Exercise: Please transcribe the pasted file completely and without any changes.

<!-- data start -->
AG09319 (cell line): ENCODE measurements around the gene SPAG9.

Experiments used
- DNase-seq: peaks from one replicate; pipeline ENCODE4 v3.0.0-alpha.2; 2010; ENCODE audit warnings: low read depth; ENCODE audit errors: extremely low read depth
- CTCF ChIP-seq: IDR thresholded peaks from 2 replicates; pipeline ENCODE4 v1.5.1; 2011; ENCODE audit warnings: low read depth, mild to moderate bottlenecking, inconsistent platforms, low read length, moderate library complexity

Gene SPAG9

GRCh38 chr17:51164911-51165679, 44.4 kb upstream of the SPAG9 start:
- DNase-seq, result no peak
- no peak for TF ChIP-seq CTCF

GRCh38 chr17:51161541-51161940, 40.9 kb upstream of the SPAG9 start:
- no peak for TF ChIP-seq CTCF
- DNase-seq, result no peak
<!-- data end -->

AG09319 (cell line): ENCODE measurements around the gene SPAG9.

Experiments used
- DNase-seq: peaks from one replicate; pipeline ENCODE4 v3.0.0-alpha.2; 2010; ENCODE audit warnings: low read depth; ENCODE audit errors: extremely low read depth
- CTCF ChIP-seq: IDR thresholded peaks from 2 replicates; pipeline ENCODE4 v1.5.1; 2011; ENCODE audit warnings: low read depth, mild to moderate bottlenecking, inconsistent platforms, low read length, moderate library complexity

Gene SPAG9

GRCh38 chr17:51164911-51165679, 44.4 kb upstream of the SPAG9 start:
- DNase-seq, result no peak
- no peak for TF ChIP-seq CTCF

GRCh38 chr17:51161541-51161940, 40.9 kb upstream of the SPAG9 start:
- no peak for TF ChIP-seq CTCF
- DNase-seq, result no peak